Forney Creek

By Dan Foley
My dad and I decided to take a boat camping trip this July (2008) on Fontana Lake, which forms the southern border of the Great Smoky Mountain National Park. We launched the 16′ Jon boat around noon. Then we sped off to our destination: Forney Creek.
The lake was as smooth as a mirror, but it was still a half hour boat ride to enter the inlet of the lake called Forney Creek. Another ten minutes and we got to the actual creek itself. When we arrived we saw many people chatting and fishing. “Oh no!” we thought, “The campsite will be packed!” Then we decided to scout out the campsite anyway. There was a tree close to the bank that we tied the boat to, and we set off. (Without our packs.) To our surprise it was a large, shady campsite with a half dozen fire rings and millions of places to pitch tents, and not one person in sight! We returned with our packs and quickly set up camp.
Dan at Forney Creek
It was midafternoon by this time and there weren’t many fish out. Never mind that, we each took a couple of casts at a few promising-looking spots upstream. We got a couple of rises and decided to try one more spot before going back. It had been cloudy all day, and I thought I saw lightning just after casting. We hurried back to camp, but it did not rain. We sat around reading our books and snacking on some trail mix for about half an hour, then decided to go downstream before cooking dinner. I lost a lure in a tree, but we still got a few rises. At a picnic table next to our tent we cooked our Mary Jane’s Farm Organic black beans and rice and served it on warm tortillas. Then we had some freeze-dried ice cream. My dad built a fire and we sat around it and talked for a while before going to bed.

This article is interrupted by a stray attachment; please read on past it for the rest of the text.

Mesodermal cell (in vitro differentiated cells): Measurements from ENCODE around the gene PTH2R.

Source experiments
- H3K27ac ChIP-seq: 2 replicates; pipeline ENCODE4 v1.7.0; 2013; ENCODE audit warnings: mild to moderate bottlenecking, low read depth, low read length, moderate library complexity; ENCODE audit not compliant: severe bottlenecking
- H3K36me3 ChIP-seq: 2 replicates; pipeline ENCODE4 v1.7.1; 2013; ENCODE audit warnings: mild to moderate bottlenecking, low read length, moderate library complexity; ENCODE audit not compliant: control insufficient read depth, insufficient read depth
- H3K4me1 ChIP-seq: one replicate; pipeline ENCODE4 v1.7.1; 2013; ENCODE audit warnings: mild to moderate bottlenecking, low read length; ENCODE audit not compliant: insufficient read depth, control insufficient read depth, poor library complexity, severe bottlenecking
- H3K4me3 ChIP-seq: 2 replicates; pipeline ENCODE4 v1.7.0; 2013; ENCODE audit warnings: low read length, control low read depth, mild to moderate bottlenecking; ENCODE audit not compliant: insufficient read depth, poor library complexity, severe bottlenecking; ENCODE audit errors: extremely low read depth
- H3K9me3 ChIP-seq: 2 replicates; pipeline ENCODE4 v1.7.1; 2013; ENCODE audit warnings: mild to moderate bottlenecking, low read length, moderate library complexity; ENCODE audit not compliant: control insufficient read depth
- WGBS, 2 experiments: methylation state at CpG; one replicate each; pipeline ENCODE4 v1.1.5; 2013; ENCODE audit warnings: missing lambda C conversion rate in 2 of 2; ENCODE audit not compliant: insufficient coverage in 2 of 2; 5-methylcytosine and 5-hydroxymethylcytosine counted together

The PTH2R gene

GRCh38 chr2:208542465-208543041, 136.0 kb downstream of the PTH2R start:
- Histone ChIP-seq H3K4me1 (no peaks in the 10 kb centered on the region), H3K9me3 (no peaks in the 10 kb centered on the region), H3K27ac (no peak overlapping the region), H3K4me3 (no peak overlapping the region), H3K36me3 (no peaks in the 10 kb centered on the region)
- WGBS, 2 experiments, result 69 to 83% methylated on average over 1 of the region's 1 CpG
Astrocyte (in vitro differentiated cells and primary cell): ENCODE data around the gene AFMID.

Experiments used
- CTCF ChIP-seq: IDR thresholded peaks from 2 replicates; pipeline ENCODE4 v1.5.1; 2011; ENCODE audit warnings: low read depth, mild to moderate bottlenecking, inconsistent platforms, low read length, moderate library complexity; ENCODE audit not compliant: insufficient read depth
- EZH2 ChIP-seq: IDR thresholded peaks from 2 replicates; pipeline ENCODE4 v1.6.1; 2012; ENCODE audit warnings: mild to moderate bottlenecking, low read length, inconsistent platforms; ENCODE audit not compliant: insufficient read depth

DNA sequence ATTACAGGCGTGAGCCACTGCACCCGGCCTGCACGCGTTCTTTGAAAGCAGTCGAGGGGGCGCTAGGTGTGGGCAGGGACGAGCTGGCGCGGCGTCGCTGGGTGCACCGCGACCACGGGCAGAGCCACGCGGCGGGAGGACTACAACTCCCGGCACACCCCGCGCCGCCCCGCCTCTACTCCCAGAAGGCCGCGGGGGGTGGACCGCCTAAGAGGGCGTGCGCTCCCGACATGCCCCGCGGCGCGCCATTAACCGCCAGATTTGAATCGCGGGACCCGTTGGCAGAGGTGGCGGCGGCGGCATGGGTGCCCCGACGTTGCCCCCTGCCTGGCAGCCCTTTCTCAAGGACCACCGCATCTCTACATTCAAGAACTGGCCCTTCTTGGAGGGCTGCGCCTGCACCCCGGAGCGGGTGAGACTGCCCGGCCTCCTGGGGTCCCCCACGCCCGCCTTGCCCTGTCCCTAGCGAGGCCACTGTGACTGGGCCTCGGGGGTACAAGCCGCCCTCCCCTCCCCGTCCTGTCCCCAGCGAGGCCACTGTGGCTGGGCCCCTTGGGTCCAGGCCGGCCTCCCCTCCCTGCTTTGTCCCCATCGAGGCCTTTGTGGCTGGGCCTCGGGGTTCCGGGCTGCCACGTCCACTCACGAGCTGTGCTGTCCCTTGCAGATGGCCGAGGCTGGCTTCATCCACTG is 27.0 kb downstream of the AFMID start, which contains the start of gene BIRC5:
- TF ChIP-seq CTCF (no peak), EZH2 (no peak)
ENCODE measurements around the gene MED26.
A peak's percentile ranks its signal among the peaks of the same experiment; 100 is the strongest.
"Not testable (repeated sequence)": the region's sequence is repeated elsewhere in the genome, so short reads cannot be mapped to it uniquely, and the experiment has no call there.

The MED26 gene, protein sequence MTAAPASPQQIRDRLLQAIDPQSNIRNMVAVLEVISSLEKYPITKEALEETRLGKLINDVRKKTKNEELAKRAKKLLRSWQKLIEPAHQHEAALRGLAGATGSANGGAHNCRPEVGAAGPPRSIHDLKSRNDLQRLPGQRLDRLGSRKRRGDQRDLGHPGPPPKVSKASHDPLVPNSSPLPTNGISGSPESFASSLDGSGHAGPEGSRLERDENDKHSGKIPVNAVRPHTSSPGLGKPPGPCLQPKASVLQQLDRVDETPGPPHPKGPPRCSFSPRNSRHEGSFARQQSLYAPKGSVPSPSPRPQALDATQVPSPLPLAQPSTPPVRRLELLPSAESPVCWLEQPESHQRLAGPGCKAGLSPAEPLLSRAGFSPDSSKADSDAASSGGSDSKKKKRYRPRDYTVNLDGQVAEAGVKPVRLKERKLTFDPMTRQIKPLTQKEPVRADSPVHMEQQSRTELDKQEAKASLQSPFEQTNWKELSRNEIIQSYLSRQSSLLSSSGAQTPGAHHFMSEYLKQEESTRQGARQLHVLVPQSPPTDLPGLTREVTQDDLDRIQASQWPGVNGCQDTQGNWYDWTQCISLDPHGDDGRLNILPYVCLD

In the morning, my dad got up before I did, had some tea, made a fire, and fished some. I got up and we had some oatmeal. We fished upstream some more and I caught a nine-inch rainbow trout. My dad said that if it were evening we would have had trout on a stick as an appetizer. We let it go and headed back to camp. We took down the tent, packed up, and headed to the boat.
As we launched the boat, I was standing next to it in a few inches of water. Right next to my feet there was a water moccasin resting in the shade of the boat. As soon as I saw that I jumped into the boat. We fished in the inlet for about ten minutes. Little one-inch rockbass kept following my dad’s fly, while I aimed for a big fish on the other side of the boat. Neither of us caught a fish, but we rode home happy, because we had spent the night in the great outdoors.

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